Concorde embarked on a major world sales tour in the early 1970s so the manufacturers could show it to the main global airlines and secure vital orders. This included places like Rio de Janiero, Beirut, Tehran, Sydney and Johannesburg.
During its lifetime, Concorde visited a huge amount of airports and countries and usually made a large and favourable impact wherever it went. Due to limitations caused by the sonic boom at supersonic speeds, Concorde was made to fly subsonic over land. The natural route where Concorde was most effective flying supersonic speeds for the longest periods was over the Atlantic Ocean. It was also the perfect route length in terms of fuel capacity and range.
Therefore, Concorde’s main route was effectively a supersonic triangle between the two home nations, the UK and France, and America. Concorde connected London, Paris and New York, three of the world’s greatest cities, at Mach 2 speeds and no other aircraft came close to matching its capabilities. Barbados also became the favourite Winter destination of Concorde’s passengers.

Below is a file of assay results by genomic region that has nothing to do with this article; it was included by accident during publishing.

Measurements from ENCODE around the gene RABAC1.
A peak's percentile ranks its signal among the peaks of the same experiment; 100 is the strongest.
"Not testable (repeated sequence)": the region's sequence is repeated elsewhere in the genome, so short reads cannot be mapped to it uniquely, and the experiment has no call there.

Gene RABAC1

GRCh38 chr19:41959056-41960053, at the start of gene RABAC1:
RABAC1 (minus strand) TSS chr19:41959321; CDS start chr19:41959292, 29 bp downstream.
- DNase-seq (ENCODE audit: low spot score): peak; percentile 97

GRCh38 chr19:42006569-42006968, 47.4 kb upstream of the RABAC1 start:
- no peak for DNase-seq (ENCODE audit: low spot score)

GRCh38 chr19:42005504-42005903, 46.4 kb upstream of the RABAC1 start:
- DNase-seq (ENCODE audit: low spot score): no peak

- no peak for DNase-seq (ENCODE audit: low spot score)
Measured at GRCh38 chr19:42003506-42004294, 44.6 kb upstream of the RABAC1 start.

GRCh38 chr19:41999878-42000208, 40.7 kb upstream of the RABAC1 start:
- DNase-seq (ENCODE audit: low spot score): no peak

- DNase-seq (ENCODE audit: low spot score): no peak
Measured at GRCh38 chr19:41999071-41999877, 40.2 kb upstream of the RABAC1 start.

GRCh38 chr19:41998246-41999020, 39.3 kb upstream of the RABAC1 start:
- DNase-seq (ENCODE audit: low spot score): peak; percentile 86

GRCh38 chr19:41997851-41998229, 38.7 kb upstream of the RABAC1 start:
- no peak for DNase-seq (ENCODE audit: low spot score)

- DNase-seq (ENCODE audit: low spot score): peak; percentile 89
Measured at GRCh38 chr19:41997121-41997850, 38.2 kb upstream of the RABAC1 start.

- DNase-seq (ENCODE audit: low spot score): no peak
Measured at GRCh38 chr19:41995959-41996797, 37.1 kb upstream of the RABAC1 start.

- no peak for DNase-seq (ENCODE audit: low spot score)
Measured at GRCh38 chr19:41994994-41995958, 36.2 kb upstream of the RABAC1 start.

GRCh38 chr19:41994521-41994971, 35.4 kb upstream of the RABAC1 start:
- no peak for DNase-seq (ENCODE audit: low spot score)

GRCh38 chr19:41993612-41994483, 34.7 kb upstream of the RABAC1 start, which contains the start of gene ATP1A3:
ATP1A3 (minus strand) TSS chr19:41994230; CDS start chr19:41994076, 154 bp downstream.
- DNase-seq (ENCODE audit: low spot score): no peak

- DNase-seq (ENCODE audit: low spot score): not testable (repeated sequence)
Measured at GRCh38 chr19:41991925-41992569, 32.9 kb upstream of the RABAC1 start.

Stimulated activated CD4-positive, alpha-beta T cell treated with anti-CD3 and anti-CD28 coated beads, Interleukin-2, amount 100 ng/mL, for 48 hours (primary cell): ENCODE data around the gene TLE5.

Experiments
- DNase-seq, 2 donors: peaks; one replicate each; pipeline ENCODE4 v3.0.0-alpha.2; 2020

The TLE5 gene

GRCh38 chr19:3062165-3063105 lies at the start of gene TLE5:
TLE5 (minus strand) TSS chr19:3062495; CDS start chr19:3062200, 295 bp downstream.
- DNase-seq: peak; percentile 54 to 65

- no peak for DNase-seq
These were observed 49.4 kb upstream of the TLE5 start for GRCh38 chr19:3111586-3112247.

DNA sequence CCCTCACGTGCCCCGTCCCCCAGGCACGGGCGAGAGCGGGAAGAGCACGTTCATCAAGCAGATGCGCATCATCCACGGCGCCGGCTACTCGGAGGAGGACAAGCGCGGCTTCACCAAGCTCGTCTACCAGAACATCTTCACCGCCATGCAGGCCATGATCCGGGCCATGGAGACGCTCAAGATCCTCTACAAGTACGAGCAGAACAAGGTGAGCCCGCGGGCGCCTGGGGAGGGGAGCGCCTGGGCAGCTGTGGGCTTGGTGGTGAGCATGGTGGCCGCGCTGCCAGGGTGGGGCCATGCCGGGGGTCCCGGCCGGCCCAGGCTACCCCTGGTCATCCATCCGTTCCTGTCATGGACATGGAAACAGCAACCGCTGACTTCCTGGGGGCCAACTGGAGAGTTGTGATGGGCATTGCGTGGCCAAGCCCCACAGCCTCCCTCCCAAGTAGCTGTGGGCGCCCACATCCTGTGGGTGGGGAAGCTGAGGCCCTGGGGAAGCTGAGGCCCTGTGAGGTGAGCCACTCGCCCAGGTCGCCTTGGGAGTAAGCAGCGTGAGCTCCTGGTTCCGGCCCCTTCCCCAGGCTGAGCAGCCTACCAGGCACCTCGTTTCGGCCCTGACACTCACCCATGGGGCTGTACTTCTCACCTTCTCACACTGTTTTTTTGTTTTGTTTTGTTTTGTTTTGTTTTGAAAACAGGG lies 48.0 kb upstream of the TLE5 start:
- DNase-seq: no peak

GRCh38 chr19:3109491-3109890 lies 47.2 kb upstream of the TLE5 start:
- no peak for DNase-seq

Rivals, like the Boeing 747, took about 7-8 hours from Europe to America compared with little over 3 hours for Concorde. This made is possible to visit America and return to Europe in time for dinner within the same day. Considering the earliest ships between the two continents often took as long as 8-16 weeks, Concorde represented the huge achievements made by mankind over many Centuries and compressed journey times to a fraction of earlier attempts. It set many world records in the process.
Quite simply, Concorde was the pinnacle of world travel.
During its lifetime, Concorde visited almost 300 airports globally. The key destinations were as follows (videos in Gallery – Destinations):
London, United Kingdom
New York, New York, USA
Washington DC, USA
Dallas, Texas, USA
Gander, Newfoundland, Canada
South and Central America
Rio de Janiero, Brazil (via Dakar, Senegal)
Caracas, Venezuela (via Santa Maria, Cape Verde)